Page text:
House Sale and Rental Prices

Why is this important?

House sale and rental prices over time help to give a picture of what is happening in the housing market in terms of supply and demand, and household affordability.

Key points

  • In the year to June 2020, the median sale price for the Greater Christchurch urban area was $485,000. For the council areas, Christchurch was $465,000, Selwyn $575,000 and Waimakariri $500,000.
  • Median dwelling sale prices in the Greater Christchurch urban area have increased by over 28% in the past decade, from $379,013 in June 2010 to $485,000 in June 2020.
  • Selwyn had the highest mean weekly rental price in June 2020 at $421. Waimakariri ($407) was higher than in Christchurch ($362). Across Greater Christchurch the mean for the quarter was $367.

Note this is an interactive chart and you can click on the legend items to change what is shown on the graph.

Commentary

The post-quake rebuild and strong greenfield development has resulted in a strong supply of houses, which in turn has softened house prices across Greater Christchurch. An increased supply of housing and relatively steady demand has also led to easing rents across Greater Christchurch. It is unclear yet what the impact of the COVID-19 response and economic recession will be on house sales and rental prices.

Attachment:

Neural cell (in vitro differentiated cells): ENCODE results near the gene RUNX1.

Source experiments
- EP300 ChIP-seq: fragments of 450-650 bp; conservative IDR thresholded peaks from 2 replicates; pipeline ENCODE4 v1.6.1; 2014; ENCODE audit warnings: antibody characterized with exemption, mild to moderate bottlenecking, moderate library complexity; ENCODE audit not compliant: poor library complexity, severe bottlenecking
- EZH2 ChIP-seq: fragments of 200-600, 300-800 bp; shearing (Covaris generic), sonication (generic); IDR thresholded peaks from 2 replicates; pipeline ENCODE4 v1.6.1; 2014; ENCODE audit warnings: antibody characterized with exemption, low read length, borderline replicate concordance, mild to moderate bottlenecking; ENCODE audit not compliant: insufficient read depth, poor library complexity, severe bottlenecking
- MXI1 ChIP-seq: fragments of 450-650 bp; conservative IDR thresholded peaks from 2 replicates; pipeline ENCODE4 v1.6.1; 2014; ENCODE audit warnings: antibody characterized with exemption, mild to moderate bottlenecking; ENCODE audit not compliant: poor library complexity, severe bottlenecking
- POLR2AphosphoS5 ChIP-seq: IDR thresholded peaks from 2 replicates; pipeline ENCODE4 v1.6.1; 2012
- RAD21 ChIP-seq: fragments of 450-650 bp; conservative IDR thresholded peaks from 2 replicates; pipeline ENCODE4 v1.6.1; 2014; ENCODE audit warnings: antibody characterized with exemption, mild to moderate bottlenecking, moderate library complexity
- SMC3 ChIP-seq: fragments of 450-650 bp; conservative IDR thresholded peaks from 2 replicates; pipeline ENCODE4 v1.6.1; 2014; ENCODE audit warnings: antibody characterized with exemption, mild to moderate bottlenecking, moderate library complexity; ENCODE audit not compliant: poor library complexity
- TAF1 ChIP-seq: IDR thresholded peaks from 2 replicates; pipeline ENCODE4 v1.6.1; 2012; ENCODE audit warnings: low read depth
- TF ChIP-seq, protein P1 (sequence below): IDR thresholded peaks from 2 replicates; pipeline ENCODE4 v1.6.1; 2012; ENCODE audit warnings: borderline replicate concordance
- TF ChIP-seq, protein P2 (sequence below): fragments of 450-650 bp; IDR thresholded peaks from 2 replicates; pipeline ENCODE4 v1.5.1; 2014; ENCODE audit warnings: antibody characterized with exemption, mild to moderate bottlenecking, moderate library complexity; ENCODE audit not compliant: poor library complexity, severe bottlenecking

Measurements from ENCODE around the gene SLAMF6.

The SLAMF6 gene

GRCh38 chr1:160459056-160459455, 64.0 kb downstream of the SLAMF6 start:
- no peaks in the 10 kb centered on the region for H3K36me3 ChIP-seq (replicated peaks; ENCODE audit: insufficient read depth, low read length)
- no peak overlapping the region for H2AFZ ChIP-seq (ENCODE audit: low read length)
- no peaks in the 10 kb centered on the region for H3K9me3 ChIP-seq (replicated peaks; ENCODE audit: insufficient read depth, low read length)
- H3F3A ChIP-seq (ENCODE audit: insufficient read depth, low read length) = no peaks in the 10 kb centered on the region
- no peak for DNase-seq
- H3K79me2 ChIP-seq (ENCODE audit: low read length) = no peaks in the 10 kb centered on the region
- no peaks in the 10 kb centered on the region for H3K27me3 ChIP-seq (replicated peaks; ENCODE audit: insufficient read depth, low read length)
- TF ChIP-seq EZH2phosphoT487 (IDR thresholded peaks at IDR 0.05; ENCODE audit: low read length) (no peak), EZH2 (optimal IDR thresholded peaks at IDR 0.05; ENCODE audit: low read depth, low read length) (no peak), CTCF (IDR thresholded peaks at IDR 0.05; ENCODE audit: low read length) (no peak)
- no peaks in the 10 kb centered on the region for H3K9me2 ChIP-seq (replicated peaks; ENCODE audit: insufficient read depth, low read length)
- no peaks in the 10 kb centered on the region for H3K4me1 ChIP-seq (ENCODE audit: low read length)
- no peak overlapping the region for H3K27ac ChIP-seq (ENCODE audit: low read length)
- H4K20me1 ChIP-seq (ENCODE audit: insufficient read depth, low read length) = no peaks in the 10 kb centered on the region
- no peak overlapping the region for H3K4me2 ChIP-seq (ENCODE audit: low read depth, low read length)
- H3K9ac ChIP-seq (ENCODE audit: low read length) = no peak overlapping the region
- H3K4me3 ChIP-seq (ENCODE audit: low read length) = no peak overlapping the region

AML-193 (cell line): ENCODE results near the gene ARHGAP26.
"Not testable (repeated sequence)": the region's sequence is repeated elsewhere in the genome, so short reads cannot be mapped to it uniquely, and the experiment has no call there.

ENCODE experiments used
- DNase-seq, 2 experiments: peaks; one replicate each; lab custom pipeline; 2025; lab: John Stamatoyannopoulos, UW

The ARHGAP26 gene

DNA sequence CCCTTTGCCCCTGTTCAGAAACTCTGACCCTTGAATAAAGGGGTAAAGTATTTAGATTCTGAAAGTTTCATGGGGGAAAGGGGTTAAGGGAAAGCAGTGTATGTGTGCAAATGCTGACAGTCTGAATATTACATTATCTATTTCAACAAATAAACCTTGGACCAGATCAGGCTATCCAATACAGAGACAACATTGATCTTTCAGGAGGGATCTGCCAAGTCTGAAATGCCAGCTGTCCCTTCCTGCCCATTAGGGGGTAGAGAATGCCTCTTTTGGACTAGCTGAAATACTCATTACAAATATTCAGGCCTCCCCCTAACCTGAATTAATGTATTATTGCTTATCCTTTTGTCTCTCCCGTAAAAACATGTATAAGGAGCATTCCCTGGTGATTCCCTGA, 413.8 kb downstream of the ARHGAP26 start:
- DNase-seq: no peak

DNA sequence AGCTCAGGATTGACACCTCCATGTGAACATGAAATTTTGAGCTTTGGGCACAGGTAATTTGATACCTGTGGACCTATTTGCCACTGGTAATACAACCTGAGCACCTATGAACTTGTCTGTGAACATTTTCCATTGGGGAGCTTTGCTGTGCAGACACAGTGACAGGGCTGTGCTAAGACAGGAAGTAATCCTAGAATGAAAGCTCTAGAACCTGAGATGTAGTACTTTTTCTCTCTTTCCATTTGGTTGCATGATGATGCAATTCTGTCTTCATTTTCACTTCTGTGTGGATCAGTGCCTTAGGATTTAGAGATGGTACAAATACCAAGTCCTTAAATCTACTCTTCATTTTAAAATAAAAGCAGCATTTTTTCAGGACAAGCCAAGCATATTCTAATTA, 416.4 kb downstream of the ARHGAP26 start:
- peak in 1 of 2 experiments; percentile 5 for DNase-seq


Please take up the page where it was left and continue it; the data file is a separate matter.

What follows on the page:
Dwelling Sale Prices:

This indicator shows the median prices of residential dwellings sold in each quarter. This median price series is not adjusted for size and quality of dwellings.

Prices are not presented in inflation adjusted terms with a base period of the most current period. Note that when we include the effects of inflation prices are lower in the past compared with unadjusted prices when viewed from today's prices.

This Ministry of Business, Innovation and Employment data is sourced from CoreLogic.

Dwelling Rental Prices:

This indicator reflects real mean rents as reported in new rental bonds lodged with the Ministry of Business, Innovation and Employment. The mean used is a geometric mean. The reason for using this mean is that rents cluster around round numbers and tend to plateau for months at a time (spiking up by say $10 or $20 at a time). This makes analysis of time series difficult and using the geometric mean is a way of removing this clustering effect.

Prices are not presented in inflation adjusted terms with a base period of the most current period. The data is for private bonds only and so excludes social housing.

Data is sourced from the Ministry of Housing and Urban Development.

 

Data Source

Ministry of Housing and Urban Development, Urban Development Capacity Dashboard

Data Access

The Dashboard is available online(external link), as are the data tables(external link) for download

Date Updated

To September 2020 (data is updated quarterly with monthly figures)

Data Download

Download the tables here [XLSX, 28 KB]

Page Updated

March 2021

Data breakdowns

Geographic Area

Greater Christchurch urban area

 Data breakdowns

Territorial Authority level – Christchurch City Council, Selwyn District Council, Waimakariri District Council